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Into The Abyss: Worst Case Scenario Entry Points

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Authored by Nicholas Colas via DataTrekResearch.com,

We don’t look at technicals much in these notes, but we do admire what good technicians offer: a clear sense of where to buy and sell. Their assessments are generally quite precise: buy a stock when it gets to $50.33, but sell if it breaks $47.10. There is simply no direct analog in the squishy world of fundamental analysis.

Today we will, however, take a page from the chartists’ pinpoint process to answer one question: where do you back up the truck on US large cap stocks? There’s no sense in denying the obvious – US equity markets feel shaky. Some of this may just be quarter-end positioning, but we’re also about to walk into the most anticipated/hyped earnings season since the Financial Crisis. So it makes sense to plan, if only to understand the downside through the lens of preparation rather than the rear view mirror of regret.

Here are three scenarios to consider:

Scenario #1: a short (1-5 day) serious drop in US stock prices akin to 1987’s Black Monday. That may sound scary, but it shouldn’t:

  • The S&P 500 posted a total return of 5.8% in 1987 and ended the year 9.8% above the close on October 19th.

  • If you swore off US stocks for the following 5 years, you missed the next double (yes, double) in the S&P 500.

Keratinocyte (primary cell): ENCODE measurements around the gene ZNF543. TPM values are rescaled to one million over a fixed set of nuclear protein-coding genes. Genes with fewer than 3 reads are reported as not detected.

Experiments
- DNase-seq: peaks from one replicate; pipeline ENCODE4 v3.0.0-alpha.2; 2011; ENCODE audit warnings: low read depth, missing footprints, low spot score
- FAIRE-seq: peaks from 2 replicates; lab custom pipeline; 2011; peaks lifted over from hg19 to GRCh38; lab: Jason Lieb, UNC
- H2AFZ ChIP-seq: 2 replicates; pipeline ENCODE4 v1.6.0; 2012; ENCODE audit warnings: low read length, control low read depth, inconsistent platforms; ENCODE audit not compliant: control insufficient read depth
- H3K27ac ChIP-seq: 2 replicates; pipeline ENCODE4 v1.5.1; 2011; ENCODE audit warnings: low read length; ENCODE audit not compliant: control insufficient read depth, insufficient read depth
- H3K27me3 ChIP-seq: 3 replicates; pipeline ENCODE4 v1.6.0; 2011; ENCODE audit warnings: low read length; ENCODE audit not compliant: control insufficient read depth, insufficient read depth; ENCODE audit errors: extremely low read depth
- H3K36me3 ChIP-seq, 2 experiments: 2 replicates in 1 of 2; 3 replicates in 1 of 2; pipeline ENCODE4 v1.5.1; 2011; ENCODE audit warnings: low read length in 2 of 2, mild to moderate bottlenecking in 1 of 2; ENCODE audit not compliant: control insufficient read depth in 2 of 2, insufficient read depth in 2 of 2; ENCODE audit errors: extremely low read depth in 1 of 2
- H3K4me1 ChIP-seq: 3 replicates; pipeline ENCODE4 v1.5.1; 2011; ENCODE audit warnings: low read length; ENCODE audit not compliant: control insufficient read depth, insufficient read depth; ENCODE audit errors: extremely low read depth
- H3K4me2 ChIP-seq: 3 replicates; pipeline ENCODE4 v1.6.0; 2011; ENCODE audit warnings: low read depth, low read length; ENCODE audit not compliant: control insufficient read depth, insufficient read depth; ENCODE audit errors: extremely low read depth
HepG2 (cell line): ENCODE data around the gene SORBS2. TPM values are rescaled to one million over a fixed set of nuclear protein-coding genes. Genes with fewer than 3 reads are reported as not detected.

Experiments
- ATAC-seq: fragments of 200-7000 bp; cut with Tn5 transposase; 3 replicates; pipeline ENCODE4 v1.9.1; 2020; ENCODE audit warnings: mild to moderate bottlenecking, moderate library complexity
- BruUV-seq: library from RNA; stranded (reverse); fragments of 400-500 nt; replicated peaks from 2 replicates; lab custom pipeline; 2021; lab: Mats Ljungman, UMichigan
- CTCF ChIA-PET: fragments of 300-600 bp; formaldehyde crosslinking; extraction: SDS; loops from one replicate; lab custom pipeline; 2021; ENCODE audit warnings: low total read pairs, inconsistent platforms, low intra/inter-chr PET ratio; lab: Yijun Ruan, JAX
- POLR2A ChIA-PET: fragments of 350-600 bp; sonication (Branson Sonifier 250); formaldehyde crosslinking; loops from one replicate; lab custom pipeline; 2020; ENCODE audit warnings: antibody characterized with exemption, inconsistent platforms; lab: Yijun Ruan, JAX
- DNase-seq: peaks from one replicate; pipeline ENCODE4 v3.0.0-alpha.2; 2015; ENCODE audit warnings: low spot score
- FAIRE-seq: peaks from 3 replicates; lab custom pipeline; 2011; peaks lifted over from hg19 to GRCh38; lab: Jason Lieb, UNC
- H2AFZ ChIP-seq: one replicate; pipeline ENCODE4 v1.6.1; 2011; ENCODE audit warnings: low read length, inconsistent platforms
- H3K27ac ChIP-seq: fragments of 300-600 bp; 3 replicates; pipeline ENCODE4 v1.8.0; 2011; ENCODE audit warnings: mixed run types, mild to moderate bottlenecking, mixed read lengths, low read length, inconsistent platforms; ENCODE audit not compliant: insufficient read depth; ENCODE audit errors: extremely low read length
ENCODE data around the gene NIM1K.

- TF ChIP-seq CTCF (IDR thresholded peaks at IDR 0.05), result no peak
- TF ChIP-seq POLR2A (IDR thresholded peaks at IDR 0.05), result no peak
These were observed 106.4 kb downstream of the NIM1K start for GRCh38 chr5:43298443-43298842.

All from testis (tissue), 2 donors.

So what was the valuation on the S&P 500 on the close of Black Monday, and what would an equivalent number look like today? Here’s the math:

  • At the close on October 19th 1987 the S&P 500 traded for 9.3x the following year’s earnings (224 index close, $24.12 in 1988 earnings).

  • Keep in mind that 10-year Treasuries yielded 8.9% in October 1987, so PEs plus Treasuries equaled 18.2. That’s close enough to the old trader’s “Rule of 20” for this math to make sense, in other words.

  • Using the same calculation on today’s S&P 500 yields a target “disaster” PE of 15.4x forward earnings (18.2 minus the current 10 Year yield of 2.8%).

  • The current consensus earnings estimate for the S&P 500 is $158/share. We will be conservative and haircut that by 10%, down to $142/share.

The conclusion: Put the numbers together and you get a “1987-style low” of 2187 on the S&P 500, or 16.0% below current levels and roughly 25% below the all time highs from earlier this year. Not great, but hardly awful either.

Scenario #2: we can do a similar exercise with long-term valuation measures like the Shiller Cyclically Adjusted Price Earnings ratio, or CAPE.This approach has gotten a lot of press lately thanks to a recent Research Affiliates paper. The basics are simple enough: the S&P should trade for some multiple of average earnings over the prior 10 years, essentially a measure of corporate earnings power through a cycle.

The most likely scenario where the CAPE multiple becomes relevant is a slow motion train wreck for US stocks – something akin to a “Sloth market” (i.e. a slow moving furry intruder rather than a speedy bear) that takes 12-18 months to play out. We don’t even need higher interest rates to see that happen – just a creeping move out of equities from a mindset change among investors. Not likely, but we’re deep in the 100 acre “what if” woods anyway….